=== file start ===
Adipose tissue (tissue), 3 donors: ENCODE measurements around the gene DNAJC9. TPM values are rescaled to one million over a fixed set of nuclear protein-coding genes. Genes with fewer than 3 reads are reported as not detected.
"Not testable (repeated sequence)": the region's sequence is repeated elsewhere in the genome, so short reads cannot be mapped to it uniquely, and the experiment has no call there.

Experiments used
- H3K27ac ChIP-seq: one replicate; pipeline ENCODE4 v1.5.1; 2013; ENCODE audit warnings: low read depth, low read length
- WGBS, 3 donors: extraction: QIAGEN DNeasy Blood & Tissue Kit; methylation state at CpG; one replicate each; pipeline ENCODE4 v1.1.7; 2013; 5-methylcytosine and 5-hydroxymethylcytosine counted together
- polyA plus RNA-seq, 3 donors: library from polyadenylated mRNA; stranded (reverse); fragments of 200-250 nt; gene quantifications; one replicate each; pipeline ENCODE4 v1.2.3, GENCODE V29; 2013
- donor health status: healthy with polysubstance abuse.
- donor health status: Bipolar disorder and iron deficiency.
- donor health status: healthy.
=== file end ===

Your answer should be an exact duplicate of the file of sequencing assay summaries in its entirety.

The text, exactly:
Adipose tissue (tissue), 3 donors: ENCODE measurements around the gene DNAJC9. TPM values are rescaled to one million over a fixed set of nuclear protein-coding genes. Genes with fewer than 3 reads are reported as not detected.
"Not testable (repeated sequence)": the region's sequence is repeated elsewhere in the genome, so short reads cannot be mapped to it uniquely, and the experiment has no call there.

Experiments used
- H3K27ac ChIP-seq: one replicate; pipeline ENCODE4 v1.5.1; 2013; ENCODE audit warnings: low read depth, low read length
- WGBS, 3 donors: extraction: QIAGEN DNeasy Blood & Tissue Kit; methylation state at CpG; one replicate each; pipeline ENCODE4 v1.1.7; 2013; 5-methylcytosine and 5-hydroxymethylcytosine counted together
- polyA plus RNA-seq, 3 donors: library from polyadenylated mRNA; stranded (reverse); fragments of 200-250 nt; gene quantifications; one replicate each; pipeline ENCODE4 v1.2.3, GENCODE V29; 2013
- donor health status: healthy with polysubstance abuse.
- donor health status: Bipolar disorder and iron deficiency.
- donor health status: healthy.